Tuesday, February 27, 2007


Today on 60th at Lex I saw an unfamiliar car, a grand touring sedan, very large and impressive. Kind of ugly, though.

I crossed the street to look. It was a Maybach, a specialty label of DaimlerChrysler. They run $350,000. The plates said MD, and I noticed a parking privilege placard on the dashboard, for Cabrini Medical Center.

We might not like it that a doctor has that much disposable income to spend on an ugly car. (Though I'm sure it's got a great ride and great back seats.) But even if we don't like it, we certainly find it tolerable, and our whole health care system supports it.

In different centuries it was clergy who had that kind of excess wealth. We didn't like that either, back then, but we tolerated it, and our whole cultural system supported it.

I don't want to go back to that. But I do notice that, if money expresses cultural value, how much more our culture values the health of the body than the condition of the soul.

Mary from Midwood

Jesus was Jewish, right? Then how come his mother was a Catholic? I mean, she was born Jewish, and she had a bunch of Jewish boys (you can look it up) and she was kind of pushy about her oldest son's career (John 2), but how come on Good Friday she so quickly turned Catholic and became the BVM?

We were never able to turn her Protestant. We did it with St. Paul, we made him a Lutheran. J. S. Bach tried to convert her with his Magnificat, but she made him write it in Latin, not German, and she only politely applauded.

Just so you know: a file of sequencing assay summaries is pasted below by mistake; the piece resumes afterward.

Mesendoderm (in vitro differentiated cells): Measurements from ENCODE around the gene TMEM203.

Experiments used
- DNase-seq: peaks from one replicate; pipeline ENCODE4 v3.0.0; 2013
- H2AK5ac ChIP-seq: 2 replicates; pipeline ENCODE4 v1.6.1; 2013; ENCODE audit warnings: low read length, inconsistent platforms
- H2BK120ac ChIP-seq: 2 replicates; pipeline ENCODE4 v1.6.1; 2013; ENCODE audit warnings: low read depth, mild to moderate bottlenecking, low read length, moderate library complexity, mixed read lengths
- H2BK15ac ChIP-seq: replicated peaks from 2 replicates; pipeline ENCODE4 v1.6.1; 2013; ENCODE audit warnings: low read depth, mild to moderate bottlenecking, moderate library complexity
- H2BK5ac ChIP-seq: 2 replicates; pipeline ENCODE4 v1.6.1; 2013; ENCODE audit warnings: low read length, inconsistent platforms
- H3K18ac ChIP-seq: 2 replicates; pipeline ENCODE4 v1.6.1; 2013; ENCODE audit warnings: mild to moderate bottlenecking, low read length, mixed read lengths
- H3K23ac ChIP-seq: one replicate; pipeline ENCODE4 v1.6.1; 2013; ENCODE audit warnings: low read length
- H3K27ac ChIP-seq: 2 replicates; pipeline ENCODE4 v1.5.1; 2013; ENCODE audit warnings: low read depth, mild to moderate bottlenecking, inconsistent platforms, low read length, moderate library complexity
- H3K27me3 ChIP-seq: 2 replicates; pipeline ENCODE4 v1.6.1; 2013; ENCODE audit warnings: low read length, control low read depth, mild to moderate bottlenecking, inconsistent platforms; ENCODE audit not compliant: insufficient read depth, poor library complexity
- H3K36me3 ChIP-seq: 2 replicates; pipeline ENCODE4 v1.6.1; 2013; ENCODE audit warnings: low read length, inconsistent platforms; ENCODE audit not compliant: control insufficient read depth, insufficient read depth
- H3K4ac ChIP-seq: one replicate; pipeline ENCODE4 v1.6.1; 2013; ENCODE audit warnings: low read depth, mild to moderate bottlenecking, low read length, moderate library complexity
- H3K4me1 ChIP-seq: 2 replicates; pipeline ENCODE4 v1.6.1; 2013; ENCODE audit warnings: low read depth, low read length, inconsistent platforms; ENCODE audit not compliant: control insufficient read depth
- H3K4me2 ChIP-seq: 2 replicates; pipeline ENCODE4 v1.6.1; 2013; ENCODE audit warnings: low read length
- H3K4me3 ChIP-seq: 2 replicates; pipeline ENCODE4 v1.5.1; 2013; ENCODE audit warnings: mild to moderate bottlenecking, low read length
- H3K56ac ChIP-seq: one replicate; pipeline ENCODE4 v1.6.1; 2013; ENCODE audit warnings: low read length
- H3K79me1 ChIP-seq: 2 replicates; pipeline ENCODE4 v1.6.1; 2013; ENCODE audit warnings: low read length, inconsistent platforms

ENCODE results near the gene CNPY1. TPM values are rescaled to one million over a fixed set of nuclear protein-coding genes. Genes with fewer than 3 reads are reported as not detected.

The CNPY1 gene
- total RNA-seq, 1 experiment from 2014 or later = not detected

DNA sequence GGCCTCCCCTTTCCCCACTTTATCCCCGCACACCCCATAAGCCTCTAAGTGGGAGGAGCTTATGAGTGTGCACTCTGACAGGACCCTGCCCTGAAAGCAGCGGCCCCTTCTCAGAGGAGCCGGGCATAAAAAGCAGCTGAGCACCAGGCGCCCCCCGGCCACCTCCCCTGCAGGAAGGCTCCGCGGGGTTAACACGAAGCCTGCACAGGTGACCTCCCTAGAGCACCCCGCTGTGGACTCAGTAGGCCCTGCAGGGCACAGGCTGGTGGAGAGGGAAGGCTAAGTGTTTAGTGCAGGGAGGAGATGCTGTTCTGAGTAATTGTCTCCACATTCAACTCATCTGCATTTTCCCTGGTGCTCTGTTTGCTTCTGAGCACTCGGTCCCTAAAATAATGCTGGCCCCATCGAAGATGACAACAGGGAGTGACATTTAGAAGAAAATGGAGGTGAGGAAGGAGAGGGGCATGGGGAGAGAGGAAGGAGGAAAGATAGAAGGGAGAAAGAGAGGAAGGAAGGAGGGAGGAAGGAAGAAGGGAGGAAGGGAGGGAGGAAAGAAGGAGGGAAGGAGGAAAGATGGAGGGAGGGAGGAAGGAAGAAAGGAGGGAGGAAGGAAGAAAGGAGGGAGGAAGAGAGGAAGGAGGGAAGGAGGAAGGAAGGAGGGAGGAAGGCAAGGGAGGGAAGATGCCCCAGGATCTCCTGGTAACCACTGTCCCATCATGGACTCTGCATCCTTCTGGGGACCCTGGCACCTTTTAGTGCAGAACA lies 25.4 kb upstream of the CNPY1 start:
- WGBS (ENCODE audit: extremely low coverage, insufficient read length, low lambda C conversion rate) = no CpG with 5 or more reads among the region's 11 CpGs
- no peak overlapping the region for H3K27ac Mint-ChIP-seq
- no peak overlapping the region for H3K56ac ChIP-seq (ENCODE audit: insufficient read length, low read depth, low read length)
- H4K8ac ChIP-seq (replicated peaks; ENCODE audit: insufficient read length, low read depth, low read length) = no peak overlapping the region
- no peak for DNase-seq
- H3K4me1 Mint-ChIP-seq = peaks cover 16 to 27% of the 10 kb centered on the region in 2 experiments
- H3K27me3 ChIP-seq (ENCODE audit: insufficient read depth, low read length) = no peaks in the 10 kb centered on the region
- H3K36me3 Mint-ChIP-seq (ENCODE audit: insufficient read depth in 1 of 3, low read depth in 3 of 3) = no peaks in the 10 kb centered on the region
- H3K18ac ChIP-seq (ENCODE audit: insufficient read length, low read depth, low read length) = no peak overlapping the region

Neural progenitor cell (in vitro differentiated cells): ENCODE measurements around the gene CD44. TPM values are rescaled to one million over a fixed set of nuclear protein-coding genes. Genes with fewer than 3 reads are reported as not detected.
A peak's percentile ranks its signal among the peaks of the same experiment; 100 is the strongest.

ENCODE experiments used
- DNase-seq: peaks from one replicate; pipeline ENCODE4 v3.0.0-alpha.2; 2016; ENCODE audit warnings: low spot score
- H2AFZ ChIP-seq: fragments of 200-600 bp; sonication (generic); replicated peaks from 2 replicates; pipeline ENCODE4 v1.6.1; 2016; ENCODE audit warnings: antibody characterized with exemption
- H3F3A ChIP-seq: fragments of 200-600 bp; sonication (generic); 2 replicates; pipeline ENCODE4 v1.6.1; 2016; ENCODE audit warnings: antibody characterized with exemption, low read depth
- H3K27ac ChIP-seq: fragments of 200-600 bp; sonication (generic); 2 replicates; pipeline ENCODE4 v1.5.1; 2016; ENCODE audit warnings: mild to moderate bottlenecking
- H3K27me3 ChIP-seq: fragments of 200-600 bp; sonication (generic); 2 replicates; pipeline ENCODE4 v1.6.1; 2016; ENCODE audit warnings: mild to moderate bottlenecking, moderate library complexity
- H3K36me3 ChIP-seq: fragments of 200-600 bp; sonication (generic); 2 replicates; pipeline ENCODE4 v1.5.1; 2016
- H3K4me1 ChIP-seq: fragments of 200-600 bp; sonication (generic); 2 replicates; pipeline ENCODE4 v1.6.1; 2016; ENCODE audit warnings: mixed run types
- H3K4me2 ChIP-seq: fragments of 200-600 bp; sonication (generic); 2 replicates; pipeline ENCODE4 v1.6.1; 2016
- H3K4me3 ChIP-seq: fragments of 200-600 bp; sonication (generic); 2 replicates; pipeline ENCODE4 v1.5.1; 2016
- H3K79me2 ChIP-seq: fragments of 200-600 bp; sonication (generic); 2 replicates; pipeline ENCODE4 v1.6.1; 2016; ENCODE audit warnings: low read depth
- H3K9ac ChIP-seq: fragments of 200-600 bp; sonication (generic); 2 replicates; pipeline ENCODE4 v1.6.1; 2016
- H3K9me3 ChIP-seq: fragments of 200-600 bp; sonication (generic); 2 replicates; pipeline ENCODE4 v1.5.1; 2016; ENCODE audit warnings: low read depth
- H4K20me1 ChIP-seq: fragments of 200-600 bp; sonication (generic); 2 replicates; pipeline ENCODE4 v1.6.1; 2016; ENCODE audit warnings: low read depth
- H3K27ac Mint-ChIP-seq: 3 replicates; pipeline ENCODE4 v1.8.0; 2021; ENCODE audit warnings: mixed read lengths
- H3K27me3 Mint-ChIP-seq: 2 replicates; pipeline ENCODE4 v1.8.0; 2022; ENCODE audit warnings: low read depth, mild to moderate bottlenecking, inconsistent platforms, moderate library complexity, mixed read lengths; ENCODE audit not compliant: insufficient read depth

Bernstein made her Puerto Rican, and there's no Pentecostals in West Side Story. But at least he gave her back some real sexuality. Maybe someone could write music for the Magnificat that sounds like "I Feel Pretty." Only, in the gospels it's not about pretty, even though she's like a handmaiden in the palace kitchen that the king has taken notice of.

I wouldn't make her Protestant, but I would make her Jewish again. I'd put her in Midwood, on Avenue P, and have her fiance come from Borough Park. I would give her hair like Carole King, and her nose, and her voice. I want her to sing the Magnificat like, "I Feel the Earth Move Under My Feet." You go girl.

Visionary Leadership

Being a "visionary leader" is all the vogue. From Washington to Wall Street to San Jose. Pastors are expected to be visionary leaders too. And that can lead to problems.

My second church was in the countryside of Canada. We had issues. Most of them were cultural. We didn't expect them, because these were Dutch immigrants and their children, and I am considered very Dutch (by Americans) and I even speak the language. But we all found out I was more New Yorker than Dutch. The streets of Bedford-Stuyvesant are not a good nursery for a Dutch personality.

I was out of sorts there. I was determined to love the landscape (a matter of principal for me) so I used to take long walks around the church. The land was flat and open, with straight dirt roads at half-mile sections, and all wide fields with the odd stretch of bog or bush. There were birds and foxes and deer, and you could hear coyotes at night. Parishioners would drive by, see me, and offer me a ride. They didn't get what I was about. Why should they?